Bayam.2007.MTVs Coverage of the 2004 Presidential Election

G bennett et al 1985 bishop 2004 hindman 2005 building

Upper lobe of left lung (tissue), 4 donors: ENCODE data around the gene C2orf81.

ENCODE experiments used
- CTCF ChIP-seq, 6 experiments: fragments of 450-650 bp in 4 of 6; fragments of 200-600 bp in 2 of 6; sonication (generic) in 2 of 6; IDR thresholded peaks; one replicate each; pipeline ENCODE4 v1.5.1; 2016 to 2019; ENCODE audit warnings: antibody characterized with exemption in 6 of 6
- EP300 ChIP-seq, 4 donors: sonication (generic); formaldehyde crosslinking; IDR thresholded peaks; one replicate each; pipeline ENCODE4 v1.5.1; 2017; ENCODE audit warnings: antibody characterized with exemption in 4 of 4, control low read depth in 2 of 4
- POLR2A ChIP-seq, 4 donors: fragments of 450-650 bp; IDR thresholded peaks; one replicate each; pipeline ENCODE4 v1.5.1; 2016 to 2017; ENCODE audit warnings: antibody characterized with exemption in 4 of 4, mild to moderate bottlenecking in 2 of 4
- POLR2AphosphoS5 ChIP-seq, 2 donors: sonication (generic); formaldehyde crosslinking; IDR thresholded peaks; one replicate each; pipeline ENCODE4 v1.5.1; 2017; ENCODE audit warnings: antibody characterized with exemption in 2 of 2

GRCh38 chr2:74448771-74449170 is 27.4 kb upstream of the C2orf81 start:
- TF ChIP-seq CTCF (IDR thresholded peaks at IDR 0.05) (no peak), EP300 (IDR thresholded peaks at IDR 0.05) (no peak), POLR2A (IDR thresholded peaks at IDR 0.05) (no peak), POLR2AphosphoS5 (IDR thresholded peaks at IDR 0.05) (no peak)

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Unformatted text preview: 2005; van Zoonen, 2005). Rather than invoking a banal nostalgia for an idealized past, this study recognizes that the very paradigm of journalism as practiced over the past 80 years has become unfixed, increasingly violated from within and questioned from without (e.g. Bennett et al., 1985; Bishop, 2004; Hindman, 2005). Building on the seminal work of Kuhn, Bennett et al. (1985, p. 54) define a paradigm as ‘‘a set of broadly shared assumptions about how to gather and interpret information relevant to a particular sphere of activity.’’ Although a paradigm is often equated with a particular set of routines and practices, Kuhn (1962, p. 175) suggested a paradigm is a system of intertwined methodological and theoretical assumptions, an ‘‘entire constellation of beliefs, values, techniques, and so on shared by members of a given community.’’ The allocation of authority is one critical element of any journalistic paradigm. Bennett et al. (1985, p. 53) argue that journalism is guided by a ‘‘logic that determines who ought to be given public voice to say what kinds of things.’’ Paradigms unequally confer epistemic warrant * the presumption that what one says is true. Kuhn’s thesis, of course, is that paradigms are always subject to revolution. The last revolution in journalistic authority, Rosen (2003) suggests, came in the mid-20th century with the emergence of a professional paradigm, a product of the high-modern age and its faith in social rationalization, scientific method, and professional expertise (see Hallin, 2000). Reconceptualized as neither author nor partisan advocate, the professional journalist was expected to be a neutral expert who maintained clear distinctions between science and politics, fact and value, objectivity and subjectivity (Williams and Delli Carpini, 2003). Shaped by ‘‘a desire to escape the merely local and contingent’’ (Carey, 1995, p. 387), the authoritative journalist claimed a universal vantage point from which to transcend the limitations of personal and cultural subjectivities in pursuit of objective truth. Carey suggests the professionalization of journalism oc...
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